The Lanark hydro scheme, which comprises both Stonebyres and Bonnington power stations, was the first large-scale hydroelectric scheme in Britain when it was completed in 1927 – producing enough electricity for around 17,000 homes.
Using the plentiful supply of water from the River Clyde to spin the power stations’ turbines, the hydro scheme can operate almost continuously throughout the year to provide a reliable and sustainable source of renewable electricity.
The refurbishment of the power station was a complex task due to Stonebyres being a category A listed building – the highest possible grading, as a result of it being designated as a site of national architectural importance.
The restoration of the historic site was led by Drax Group senior civil engineer Anne Kerr.
“Restoring Stonebyres has been a labour of love for my team,” she explained.
“It was a complex and challenging project, involving a great deal of care to protect the station’s many original features. It has been a real privilege to not only safeguard Stonebyres’ history but to play a part in its future too.”
As part of the project, every original pane of glass and window frame in the building was painstakingly replaced using stronger, modern materials, but which retain the station’s original design. The power station’s exterior received a new concrete coating as well as a coat of mineral-based paint to protect the integrity of the building for decades to come.
Ian Kinnaird, Drax’s Head of Hydro, said:
“Stonebyres Power Station has been producing reliable, renewable electricity for almost a century, and this major refurbishment will ensure it continues to do so for many years to come.
“Since the refurbishment, the station looks almost brand new – you would be forgiven for not realising it has been generating electricity for the area since 1927. Scotland has a long and proud history of hydroelectricity, and with this project Drax is ensuring these power stations play an important part in securing a net zero carbon future for our country.”
Drax acquired the Lanark hydro scheme alongside the Galloway hydro scheme and the Cruachan pumped-hydro storage facility in Argyll in January 2019, helping to make the company a leading provider of flexible, low carbon and renewable power generation.
Top image Caption: Stonebyres Power Station has been restored to its original design.
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- Prior to work starting at Stonebyres power station, it was scaffolded and wrapped in plastic to protect the building while the work was completed.
- The replacement steel windows have been individually fabricated and fitted whilst the old paint on the outside of the building was removed using grit blasting before being washed down. A survey then identified areas for repair and all loose and damaged concrete was removed.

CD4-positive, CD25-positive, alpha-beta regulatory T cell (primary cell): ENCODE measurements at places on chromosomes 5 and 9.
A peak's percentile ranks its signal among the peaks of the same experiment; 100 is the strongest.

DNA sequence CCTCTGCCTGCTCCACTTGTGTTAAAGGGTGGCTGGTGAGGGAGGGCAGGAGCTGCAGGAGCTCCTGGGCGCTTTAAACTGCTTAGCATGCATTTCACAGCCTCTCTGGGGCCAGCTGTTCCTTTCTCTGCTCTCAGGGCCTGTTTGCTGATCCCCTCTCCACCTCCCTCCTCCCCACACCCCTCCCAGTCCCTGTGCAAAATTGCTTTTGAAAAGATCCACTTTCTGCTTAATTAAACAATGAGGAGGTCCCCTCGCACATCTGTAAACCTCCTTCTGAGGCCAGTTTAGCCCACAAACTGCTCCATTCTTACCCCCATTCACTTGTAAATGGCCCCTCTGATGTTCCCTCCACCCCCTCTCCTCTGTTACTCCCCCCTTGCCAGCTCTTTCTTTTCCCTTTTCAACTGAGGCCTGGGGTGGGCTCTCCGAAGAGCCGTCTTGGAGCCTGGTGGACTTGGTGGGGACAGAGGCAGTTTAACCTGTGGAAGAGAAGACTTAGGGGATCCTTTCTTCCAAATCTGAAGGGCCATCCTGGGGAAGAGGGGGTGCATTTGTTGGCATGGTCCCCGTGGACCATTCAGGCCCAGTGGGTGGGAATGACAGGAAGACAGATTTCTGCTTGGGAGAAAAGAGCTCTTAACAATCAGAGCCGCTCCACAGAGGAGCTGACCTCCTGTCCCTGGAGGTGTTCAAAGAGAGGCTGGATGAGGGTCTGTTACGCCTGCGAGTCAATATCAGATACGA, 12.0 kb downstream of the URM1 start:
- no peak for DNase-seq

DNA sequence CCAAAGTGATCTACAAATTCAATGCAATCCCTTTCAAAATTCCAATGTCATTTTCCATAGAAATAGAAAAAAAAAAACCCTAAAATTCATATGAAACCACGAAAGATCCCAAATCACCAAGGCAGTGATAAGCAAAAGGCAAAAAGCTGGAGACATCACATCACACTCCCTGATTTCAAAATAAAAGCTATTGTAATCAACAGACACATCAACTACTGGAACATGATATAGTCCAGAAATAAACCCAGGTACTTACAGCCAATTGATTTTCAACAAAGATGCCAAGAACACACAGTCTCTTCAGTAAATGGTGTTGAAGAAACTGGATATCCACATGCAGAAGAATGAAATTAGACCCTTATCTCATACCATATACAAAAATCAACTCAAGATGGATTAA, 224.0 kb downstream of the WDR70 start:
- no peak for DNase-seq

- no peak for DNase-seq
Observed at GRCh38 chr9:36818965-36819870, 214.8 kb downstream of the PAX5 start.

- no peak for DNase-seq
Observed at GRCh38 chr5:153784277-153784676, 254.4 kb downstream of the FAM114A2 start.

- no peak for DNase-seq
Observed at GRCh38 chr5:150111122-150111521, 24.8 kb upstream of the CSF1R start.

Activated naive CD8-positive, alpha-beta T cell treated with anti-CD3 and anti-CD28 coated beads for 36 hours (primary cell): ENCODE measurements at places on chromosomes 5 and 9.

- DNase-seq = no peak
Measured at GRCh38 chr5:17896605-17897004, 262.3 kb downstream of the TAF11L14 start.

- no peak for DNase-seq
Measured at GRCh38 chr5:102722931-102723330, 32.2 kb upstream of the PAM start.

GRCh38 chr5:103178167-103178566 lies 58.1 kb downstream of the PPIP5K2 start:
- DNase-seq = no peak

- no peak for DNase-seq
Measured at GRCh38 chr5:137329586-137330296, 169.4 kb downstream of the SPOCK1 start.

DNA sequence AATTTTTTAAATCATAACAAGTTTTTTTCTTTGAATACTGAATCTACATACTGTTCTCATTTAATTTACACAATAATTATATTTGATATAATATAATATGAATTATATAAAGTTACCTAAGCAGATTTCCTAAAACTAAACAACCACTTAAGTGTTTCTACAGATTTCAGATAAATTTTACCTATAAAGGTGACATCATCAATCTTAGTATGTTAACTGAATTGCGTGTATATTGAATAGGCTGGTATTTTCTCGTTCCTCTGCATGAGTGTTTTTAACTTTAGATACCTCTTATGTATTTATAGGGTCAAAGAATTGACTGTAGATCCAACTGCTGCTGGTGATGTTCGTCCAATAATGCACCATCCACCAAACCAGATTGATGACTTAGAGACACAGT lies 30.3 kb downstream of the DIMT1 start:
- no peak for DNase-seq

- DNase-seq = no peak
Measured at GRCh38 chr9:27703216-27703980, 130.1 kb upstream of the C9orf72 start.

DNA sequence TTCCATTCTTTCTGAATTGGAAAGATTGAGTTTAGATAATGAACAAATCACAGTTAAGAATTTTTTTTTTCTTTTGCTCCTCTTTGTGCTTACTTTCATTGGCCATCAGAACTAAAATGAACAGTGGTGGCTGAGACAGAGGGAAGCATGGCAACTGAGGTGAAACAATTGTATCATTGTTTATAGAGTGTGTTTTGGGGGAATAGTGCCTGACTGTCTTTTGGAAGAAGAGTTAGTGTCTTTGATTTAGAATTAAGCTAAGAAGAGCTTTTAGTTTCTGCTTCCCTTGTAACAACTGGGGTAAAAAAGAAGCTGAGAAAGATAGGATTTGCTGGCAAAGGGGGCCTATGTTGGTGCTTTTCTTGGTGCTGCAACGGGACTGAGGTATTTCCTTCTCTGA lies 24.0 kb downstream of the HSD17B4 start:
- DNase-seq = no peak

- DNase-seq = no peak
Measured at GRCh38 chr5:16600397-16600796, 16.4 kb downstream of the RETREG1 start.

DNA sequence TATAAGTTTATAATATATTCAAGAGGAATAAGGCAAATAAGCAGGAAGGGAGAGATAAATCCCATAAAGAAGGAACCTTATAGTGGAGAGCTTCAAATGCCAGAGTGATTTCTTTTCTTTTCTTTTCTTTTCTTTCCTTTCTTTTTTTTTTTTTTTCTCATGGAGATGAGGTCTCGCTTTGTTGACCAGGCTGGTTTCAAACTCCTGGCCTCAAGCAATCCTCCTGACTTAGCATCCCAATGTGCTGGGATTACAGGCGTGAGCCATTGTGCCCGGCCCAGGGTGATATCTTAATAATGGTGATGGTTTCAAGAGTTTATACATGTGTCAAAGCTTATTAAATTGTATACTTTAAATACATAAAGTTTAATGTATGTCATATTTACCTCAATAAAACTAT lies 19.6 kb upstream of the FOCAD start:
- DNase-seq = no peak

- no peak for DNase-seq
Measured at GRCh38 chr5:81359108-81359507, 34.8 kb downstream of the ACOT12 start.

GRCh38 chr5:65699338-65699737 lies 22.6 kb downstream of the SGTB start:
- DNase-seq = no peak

- The paint used in the project is mineral based, and chemically bonds with the concrete to allow water to evaporate from the concrete.
Drax Group’s purpose is to enable a zero carbon, lower cost energy future and in 2019 announced a world-leading ambition to be carbon negative by 2030.
Its 2,900-strong employees operate across three principal areas of activity – electricity generation, electricity sales to business customers and compressed wood pellet production.
Drax owns and operates a portfolio of flexible, low carbon and renewable electricity generation assets across Britain. The assets include the UK’s largest power station, based at Selby, North Yorkshire, which supplies five percent of the country’s electricity needs.
Having converted two thirds of Drax Power Station to use sustainable biomass instead of coal it has become the UK’s biggest renewable power generator and the largest decarbonisation project in Europe.
Its pumped storage, hydro and energy from waste assets in Scotland include Cruachan Power Station – a flexible pumped storage facility within the hollowed-out mountain Ben Cruachan. It also owns and operates four gas power stations in England.
Through its two B2B energy supply brands, Haven Power and Opus Energy, Drax supplies energy to 250,000 businesses across England, Scotland and Wales.
Drax owns and operates three pellet mills in the US South which manufacture compressed wood pellets (biomass) produced from sustainably managed working forests. These pellet mills supply around 20% of the biomass used by Drax Power Station in North Yorkshire to generate flexible, renewable power for the UK’s homes and businesses.
For more information visit www.drax.com